Beulah Park, Grove City, OH, November 23, 1997

Seeing the Ohio River valley in the vicinity of Mountaineer Park in the daylight is somewhat of a surprise when you've arrived after dark. Huge old nasty steel and petroleum factory after huge old nasty steel and petroleum factory scrunched right down on the river, which at that point is flowing through a narrow valley flanked by pretty good-sized hills, made the drive down to Steubenville seem like a trip through the Twilight Zone, but I lived through it and was soon headed west.

Ohio seems like a really big state in the atlas, but that's an illusion - for some reason they see fit to break this state up into 4 separate pages, but it doesn't drive like that at all, and before you could say Isitingood I was turning off the 270 and heading for Grove City, a quiet suburb south of Columbus.

Parking: $1.00, not avoided even though maybe only 17 cars had managed to beat the mighty Chumpmobile to the parking lot at that early hour, about 90 minutes to first post.

First impression of Beulah Park is a pretty, low stone building set behind some nice old trees, which this time of year were mostly leafless except for a few stubborn red and brown ones still hanging in there. You enter in through a small entrance structure spired like the twin spires of Churchill, only to discover that even at pretty tracks admission is an additional $2.00 and track program $1.50.

Mmmmmmmmm! First thing in the door, you walk by the Top of the Stretch delicatessen, and on this particular Sunday morning there was a heavenly smell of soup wafting out of the deli, which sucked me in to check out the menu, if nothing else, which featured lots of excellent food, dirt cheap, and even though I wasn't hungry since I'd visited the Arches on the way, I hung around there awhile smelling the smells and checking out all the tasty menu items like chicken sandwich and pork chop sandwich $3, before scoring up a cup of coffee to take out to some quiet handicapping spot.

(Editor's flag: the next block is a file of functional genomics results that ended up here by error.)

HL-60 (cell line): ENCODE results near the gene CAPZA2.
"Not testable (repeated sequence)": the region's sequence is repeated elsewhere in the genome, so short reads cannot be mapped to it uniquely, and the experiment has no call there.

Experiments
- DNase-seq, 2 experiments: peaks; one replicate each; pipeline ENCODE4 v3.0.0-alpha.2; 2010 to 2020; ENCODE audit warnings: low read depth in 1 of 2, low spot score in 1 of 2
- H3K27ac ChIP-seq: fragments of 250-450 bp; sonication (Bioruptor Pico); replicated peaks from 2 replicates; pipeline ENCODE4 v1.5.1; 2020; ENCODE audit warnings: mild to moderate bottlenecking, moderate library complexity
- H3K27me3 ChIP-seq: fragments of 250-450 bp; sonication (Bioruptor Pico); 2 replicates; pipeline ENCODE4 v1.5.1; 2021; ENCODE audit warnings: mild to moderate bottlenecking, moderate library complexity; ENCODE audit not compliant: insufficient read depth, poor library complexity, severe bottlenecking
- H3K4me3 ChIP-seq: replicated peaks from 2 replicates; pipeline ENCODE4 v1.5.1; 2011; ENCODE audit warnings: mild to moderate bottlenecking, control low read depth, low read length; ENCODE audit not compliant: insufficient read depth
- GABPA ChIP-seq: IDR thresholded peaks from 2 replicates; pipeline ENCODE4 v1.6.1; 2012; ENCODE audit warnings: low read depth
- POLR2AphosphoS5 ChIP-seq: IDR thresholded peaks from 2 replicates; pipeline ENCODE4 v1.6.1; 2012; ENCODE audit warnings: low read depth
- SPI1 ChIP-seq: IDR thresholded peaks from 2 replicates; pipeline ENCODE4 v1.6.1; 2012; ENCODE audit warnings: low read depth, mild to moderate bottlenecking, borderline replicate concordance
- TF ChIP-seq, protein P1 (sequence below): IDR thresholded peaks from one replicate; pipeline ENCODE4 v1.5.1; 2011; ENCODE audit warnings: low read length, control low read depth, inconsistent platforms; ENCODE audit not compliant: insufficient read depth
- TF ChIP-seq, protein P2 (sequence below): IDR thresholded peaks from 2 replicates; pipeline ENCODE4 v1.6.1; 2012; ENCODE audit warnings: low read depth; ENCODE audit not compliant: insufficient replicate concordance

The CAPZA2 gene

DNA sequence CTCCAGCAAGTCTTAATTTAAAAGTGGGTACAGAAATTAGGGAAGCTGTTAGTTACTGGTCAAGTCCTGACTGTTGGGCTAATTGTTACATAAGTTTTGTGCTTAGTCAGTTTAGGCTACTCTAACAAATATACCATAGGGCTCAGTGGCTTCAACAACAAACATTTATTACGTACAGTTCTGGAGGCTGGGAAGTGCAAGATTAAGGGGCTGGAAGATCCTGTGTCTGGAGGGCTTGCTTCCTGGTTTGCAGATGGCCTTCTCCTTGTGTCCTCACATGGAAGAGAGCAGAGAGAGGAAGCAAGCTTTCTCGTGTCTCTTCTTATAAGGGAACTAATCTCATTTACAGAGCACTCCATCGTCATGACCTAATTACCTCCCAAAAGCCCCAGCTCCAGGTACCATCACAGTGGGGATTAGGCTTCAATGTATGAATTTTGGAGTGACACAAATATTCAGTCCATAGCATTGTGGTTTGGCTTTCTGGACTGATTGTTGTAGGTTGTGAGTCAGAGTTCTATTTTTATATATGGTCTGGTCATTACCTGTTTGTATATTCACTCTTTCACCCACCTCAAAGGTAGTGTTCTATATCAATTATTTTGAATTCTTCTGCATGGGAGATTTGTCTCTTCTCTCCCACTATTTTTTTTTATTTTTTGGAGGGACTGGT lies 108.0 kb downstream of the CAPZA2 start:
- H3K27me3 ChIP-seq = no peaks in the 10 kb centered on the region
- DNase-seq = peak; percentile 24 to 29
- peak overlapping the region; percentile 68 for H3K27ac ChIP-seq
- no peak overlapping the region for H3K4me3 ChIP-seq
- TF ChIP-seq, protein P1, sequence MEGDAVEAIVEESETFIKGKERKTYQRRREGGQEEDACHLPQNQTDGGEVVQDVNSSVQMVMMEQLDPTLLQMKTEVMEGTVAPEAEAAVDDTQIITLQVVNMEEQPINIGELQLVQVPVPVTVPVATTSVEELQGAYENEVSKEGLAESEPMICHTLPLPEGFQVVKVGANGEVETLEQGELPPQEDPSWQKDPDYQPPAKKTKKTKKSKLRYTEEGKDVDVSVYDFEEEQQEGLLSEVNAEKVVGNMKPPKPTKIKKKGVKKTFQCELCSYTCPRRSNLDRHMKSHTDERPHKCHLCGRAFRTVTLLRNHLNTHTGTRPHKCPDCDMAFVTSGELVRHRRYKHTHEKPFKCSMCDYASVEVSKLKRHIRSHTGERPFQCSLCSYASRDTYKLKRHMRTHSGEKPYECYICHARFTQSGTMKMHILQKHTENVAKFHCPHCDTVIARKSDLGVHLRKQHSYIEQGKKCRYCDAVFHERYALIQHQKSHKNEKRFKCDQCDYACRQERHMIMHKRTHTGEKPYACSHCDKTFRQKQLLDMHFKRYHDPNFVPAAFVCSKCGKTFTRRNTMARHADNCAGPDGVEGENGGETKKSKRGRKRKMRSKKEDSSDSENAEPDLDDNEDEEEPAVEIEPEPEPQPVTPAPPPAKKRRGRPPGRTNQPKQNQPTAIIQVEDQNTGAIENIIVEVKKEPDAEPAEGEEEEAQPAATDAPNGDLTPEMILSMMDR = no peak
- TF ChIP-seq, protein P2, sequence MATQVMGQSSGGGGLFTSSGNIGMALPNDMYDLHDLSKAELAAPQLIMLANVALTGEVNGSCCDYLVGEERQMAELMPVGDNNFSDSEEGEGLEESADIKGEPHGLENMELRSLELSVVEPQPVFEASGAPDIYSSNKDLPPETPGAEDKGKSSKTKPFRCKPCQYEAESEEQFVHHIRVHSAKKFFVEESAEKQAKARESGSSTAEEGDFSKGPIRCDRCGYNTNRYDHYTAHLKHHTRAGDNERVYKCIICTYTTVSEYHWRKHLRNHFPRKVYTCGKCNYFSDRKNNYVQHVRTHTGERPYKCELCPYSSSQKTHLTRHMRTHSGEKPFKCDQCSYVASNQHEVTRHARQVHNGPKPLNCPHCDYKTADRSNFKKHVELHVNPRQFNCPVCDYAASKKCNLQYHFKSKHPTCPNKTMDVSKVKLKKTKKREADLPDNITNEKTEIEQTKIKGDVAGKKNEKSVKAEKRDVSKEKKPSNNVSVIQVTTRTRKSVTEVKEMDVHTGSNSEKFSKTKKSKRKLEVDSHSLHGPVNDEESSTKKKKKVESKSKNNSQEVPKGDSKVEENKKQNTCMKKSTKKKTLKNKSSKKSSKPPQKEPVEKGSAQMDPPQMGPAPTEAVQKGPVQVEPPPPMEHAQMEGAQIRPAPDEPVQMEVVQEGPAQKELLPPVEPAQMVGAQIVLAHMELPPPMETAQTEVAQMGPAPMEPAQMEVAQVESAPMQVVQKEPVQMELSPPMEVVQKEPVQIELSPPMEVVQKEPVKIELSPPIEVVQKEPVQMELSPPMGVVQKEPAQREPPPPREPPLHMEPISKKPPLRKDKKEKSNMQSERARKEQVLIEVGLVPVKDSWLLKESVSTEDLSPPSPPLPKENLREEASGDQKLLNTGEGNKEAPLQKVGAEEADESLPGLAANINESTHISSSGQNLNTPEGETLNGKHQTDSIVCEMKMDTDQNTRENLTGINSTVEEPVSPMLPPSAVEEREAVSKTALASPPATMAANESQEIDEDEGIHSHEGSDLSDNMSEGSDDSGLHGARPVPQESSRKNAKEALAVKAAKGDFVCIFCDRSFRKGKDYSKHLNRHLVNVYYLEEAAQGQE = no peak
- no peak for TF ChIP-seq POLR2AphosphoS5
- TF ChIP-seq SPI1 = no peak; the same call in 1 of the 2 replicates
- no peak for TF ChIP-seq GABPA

But first there was a little exploring to do.

The whole structure is long, and low, and not real deep. Nice windows up front looking out onto the apron, with a shelf along them to lean on and spread out your program, and since it was once again a cold day, these turned out to be the prime spots in the house for watching the races. Very nice tiled floor with interesting patterns in black and white, and teller windows along the back, framed in very ornate green iron grilles. There was also a big chalkboard above the teller windows to post results, but it wasn't used. Otherwise, there's the usual I-beams supporting the 2nd floor, a pizzeria at the far end and a Brat Haus and a Sweet Shop in the middle, and several areas with tables and benches parked in front of banks of simulcast monitors. Nice little Hall of Fame display on the back of one of the staircases leading to the upper seating, featuring a Beulah Park history including the race mare Imp. Overall a very pleasant and well kept facility, and smells great from end to end with all the tasty food items grilling and bubbling away.

There's also a clubhouse - the "Jockey Club" - down past the pizzeria end, but I never went there. The grandstand was fine with me.

I took up a table in front of some simulcast monitors to drink my coffee and handicap the card as the other patrons started wandering in. One younger couple took up the table next to me and I overheard the guy explaining some of the fine points of handicapping to the girl. "Gray horses don't run well in the slop", explained he, while eliminating a contender. I was glad for that advice, as it was kind of a sloppy day. Meanwhile, simulcasts from everywhere under the sun were starting up or about to start up on the TV's. They must have had about 10 signals to bet if you wanted.

Even though it was a Sunday, most of the crowd consisted primarily of the older set, but there were some younger folks in attendance. Not a whole lot, though. The crowd in total wasn't all that big, either. Later, though, I started noticing a bunch of little kids running around, so there must have been more younger people than I noted at first.